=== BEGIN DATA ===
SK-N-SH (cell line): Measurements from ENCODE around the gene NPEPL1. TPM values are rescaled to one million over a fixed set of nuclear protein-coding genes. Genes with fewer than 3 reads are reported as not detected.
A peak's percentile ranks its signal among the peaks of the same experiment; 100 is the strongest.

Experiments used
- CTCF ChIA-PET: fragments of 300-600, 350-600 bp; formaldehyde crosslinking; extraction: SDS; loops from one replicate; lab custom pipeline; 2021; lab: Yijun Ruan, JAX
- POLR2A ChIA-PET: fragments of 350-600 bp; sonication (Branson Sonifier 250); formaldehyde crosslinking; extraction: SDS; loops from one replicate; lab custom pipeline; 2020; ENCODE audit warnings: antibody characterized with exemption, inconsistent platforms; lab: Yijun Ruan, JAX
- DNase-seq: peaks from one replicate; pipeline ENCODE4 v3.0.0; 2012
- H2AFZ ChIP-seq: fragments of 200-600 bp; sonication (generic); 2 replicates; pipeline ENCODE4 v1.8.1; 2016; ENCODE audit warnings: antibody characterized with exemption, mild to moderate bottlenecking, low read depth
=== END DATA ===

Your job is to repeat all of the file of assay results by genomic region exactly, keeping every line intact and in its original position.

SK-N-SH (cell line): Measurements from ENCODE around the gene NPEPL1. TPM values are rescaled to one million over a fixed set of nuclear protein-coding genes. Genes with fewer than 3 reads are reported as not detected.
A peak's percentile ranks its signal among the peaks of the same experiment; 100 is the strongest.

Experiments used
- CTCF ChIA-PET: fragments of 300-600, 350-600 bp; formaldehyde crosslinking; extraction: SDS; loops from one replicate; lab custom pipeline; 2021; lab: Yijun Ruan, JAX
- POLR2A ChIA-PET: fragments of 350-600 bp; sonication (Branson Sonifier 250); formaldehyde crosslinking; extraction: SDS; loops from one replicate; lab custom pipeline; 2020; ENCODE audit warnings: antibody characterized with exemption, inconsistent platforms; lab: Yijun Ruan, JAX
- DNase-seq: peaks from one replicate; pipeline ENCODE4 v3.0.0; 2012
- H2AFZ ChIP-seq: fragments of 200-600 bp; sonication (generic); 2 replicates; pipeline ENCODE4 v1.8.1; 2016; ENCODE audit warnings: antibody characterized with exemption, mild to moderate bottlenecking, low read depth